Mount Olympus

South Island, New Zealand

About Mount Olympus

Mt Olympus is named for the 2096 metre (6880 foot) peak that stands over the ski area.  Below it, the four high-capacity rope tows access 60 hectares of skiable terrain with plenty more available within a short hike from the lifts.

The ski area is set in a high, south-facing basin, shaped a bit like a baseball mitt.  This is an ideal aspect for catching the big southerly powder dumps that give the Canterbury region its reputation for having the biggest and most consistent annual snowfall in New Zealand – over 4.5 metres (that’s nearly 15 feet)!

Combine this with high, bluffed ridges to the north, west and east and
Mt Olympus is well protected from the prevailing westerly and north-west winds.  This means we hold our snow while other ski areas get stripped.

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Snow Resort Stats

Mountain

Mount Olympus
  • Elevation Top 2096m
  • Elevation Bottom 1400m
  • Vertical Drop 450m
  • Skiable Terrain 60ha
  • Longest Run
  • Beginner 10%
  • Intermediate 55%
  • Advanced 35%
  • Total Number of Trails 6

Lifts

Mount Olympus
  • Total 4
  • Highest Lifted Point1850m
  • Gondolas & Trams 0
  • High Speed Sixes
  • High Speed
  • Quads 0
  • Quad Chairs 0
  • Triple Chairs 0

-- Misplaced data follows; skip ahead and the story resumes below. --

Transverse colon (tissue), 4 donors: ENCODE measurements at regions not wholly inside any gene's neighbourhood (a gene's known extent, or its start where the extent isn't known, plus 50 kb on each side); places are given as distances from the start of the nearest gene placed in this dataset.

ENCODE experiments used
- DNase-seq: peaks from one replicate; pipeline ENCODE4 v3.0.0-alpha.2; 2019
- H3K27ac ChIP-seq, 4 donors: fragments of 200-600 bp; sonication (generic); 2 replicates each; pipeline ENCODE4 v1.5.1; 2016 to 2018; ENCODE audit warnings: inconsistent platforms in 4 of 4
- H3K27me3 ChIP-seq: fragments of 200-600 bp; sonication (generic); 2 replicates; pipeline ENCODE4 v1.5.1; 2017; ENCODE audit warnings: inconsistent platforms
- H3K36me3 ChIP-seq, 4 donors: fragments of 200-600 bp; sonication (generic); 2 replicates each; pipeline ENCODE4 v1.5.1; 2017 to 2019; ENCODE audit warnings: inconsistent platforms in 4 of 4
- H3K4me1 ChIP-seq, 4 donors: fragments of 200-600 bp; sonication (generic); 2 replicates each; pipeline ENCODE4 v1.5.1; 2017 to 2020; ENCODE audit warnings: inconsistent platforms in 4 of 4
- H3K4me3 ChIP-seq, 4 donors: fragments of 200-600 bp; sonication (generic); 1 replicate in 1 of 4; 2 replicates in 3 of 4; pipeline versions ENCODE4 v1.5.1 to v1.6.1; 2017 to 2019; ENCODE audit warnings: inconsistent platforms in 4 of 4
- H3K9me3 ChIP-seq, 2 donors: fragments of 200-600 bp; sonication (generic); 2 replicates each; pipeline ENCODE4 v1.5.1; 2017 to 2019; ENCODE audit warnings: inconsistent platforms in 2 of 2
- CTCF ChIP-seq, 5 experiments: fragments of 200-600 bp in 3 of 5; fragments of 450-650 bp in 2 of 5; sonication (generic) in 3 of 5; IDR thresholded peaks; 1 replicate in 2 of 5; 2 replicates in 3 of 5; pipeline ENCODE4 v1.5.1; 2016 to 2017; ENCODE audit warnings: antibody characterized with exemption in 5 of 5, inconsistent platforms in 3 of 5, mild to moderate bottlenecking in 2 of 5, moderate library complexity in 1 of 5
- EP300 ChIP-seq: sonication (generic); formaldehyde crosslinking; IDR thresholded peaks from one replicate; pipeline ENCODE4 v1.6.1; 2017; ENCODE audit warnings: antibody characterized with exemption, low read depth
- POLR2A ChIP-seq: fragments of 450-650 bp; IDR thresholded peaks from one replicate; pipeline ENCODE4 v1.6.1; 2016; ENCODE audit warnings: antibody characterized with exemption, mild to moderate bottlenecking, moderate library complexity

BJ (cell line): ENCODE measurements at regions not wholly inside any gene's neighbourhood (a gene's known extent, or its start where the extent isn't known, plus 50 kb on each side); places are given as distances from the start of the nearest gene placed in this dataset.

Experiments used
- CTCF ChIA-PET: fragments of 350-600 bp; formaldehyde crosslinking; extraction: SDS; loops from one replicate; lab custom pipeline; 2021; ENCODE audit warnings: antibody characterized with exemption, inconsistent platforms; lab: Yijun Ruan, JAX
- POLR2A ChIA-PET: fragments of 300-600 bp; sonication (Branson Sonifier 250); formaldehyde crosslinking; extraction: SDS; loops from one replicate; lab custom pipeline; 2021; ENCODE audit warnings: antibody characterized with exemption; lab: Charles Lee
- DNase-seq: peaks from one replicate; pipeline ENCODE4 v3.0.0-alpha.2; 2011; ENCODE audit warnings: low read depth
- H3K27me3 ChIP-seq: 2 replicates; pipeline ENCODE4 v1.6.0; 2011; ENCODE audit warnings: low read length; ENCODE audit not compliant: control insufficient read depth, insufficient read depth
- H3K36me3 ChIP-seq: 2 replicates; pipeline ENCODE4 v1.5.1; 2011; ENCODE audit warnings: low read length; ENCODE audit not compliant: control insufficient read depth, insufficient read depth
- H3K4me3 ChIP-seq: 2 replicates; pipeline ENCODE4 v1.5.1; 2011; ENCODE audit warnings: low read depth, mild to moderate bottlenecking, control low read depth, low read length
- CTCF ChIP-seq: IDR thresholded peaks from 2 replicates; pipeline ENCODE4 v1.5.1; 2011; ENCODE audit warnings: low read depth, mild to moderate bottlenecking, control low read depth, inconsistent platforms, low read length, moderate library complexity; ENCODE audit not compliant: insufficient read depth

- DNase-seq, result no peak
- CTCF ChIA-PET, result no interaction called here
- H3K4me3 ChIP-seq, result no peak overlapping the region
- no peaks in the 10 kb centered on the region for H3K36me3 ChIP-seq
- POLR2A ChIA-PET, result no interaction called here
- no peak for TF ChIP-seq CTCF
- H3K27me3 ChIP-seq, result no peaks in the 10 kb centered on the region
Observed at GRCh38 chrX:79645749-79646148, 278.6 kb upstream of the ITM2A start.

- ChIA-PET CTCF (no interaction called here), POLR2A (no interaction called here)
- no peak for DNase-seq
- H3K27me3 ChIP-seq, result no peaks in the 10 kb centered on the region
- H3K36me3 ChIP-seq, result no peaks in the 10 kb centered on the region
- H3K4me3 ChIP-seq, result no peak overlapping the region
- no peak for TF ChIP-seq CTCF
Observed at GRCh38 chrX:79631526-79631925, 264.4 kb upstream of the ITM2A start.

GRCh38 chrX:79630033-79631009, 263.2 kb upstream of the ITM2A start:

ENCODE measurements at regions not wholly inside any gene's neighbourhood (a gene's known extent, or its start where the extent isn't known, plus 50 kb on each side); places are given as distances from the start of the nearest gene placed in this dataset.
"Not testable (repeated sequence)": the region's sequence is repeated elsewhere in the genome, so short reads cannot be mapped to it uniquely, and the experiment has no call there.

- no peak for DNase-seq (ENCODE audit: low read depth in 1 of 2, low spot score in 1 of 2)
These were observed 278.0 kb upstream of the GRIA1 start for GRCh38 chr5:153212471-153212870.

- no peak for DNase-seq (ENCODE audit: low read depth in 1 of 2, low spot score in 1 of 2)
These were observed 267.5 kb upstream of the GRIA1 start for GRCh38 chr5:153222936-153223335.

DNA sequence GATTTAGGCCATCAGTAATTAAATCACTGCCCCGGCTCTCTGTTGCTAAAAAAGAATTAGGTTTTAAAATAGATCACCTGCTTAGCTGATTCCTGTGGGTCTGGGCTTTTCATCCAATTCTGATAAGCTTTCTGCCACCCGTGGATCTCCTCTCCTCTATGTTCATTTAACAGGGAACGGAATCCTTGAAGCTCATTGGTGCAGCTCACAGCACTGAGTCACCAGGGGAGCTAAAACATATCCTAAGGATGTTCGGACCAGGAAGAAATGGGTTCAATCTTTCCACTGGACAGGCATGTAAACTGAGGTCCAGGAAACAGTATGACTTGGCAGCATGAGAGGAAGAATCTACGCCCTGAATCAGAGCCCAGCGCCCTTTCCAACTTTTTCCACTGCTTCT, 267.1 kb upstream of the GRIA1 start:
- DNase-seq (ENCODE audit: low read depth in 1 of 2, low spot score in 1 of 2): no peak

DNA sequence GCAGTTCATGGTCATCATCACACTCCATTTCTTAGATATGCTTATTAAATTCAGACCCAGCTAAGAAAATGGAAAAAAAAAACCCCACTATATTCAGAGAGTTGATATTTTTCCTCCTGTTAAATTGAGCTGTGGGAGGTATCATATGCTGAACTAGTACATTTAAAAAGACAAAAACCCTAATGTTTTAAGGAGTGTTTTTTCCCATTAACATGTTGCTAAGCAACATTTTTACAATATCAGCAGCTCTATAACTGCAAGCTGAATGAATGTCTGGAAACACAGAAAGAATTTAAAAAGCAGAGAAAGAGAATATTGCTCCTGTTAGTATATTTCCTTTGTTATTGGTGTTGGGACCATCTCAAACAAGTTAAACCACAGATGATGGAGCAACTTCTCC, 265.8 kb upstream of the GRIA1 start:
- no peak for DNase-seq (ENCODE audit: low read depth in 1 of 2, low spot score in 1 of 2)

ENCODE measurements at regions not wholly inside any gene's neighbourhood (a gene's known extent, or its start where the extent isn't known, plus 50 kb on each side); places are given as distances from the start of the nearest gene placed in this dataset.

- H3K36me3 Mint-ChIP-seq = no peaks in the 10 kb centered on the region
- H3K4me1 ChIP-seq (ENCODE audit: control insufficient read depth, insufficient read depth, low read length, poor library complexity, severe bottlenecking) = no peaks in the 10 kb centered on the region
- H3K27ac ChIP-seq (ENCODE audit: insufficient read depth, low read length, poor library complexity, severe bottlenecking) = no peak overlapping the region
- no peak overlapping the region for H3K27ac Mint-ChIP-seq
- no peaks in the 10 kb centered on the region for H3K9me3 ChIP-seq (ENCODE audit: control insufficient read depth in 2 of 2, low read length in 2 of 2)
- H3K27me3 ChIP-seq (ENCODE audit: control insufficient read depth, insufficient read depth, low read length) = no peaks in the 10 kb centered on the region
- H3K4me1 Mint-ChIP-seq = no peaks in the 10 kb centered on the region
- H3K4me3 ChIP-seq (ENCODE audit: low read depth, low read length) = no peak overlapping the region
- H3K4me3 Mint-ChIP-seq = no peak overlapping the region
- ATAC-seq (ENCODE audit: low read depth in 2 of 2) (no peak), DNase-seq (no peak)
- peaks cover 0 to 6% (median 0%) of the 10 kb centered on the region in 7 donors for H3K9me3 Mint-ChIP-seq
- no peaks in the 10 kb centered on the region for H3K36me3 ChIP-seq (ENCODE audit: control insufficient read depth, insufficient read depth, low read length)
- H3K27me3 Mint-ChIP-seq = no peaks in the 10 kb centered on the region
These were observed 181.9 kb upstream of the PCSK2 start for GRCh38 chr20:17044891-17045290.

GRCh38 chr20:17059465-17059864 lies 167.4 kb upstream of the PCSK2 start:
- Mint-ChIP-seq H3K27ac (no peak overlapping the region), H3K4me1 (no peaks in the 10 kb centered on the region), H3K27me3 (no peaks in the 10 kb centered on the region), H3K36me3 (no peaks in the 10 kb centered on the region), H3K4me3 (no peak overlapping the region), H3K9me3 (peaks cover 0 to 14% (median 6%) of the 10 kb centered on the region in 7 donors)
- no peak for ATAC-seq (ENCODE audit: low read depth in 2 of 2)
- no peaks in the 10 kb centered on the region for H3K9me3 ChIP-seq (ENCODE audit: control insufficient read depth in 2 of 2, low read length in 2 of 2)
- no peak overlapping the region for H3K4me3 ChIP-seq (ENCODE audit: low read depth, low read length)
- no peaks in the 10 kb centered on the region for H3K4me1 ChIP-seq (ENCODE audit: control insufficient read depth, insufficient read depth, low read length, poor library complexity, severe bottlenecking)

• Double Chairs 0
  • Surface Lifts 5 rope tows \\
  • Uphill CapacityUnknown

Snow Making

Mount Olympus
  • Snow Making 0
  • Total Number of Guns 0
  • Annual Average Snowfall unknown

Terrain Parks

Mount Olympus
  • Total 0
  • Name 0
  • Half Pipes 0
  • Half Pipe Size
  • Total Terrain Park Area Size

Mount Olympus: Insider Ski & Snowboard Tips

If you are a backcountry adventurer who likes to ski or board off-piste in awesome terrain, in great snow, with a few other like-minded individuals, amidst a friendly club environment, then Mt Olympus is the place for you.

A proud groomer-free zone, skiing at Mt Olympus is all about embracing what Mother Nature gives us, and making the most of it.  When it’s on, it’s REALLY on.  A foot or more of dry, champagne powder (which can be a rarity in New Zealand) is not uncommon after a storm and the relatively modest skier numbers mean there are fresh tracks to be had well after the event. 

Later in the season, Mt Olympus offers some of the best spring corn around and the basin’s excellent snow-keeping qualities mean that we can be skiing well into October most years.

 

A combination of an access road that requires the right vehicle and skills to negotiate it, and the four ‘nutcracker’ rope tows that service the field, do a good job of keeping skier numbers manageable.  

One hundred people would constitute a very big day here and it’s usually way less – compare that to some other mountains you might have skied before discovering Mt Olympus. 

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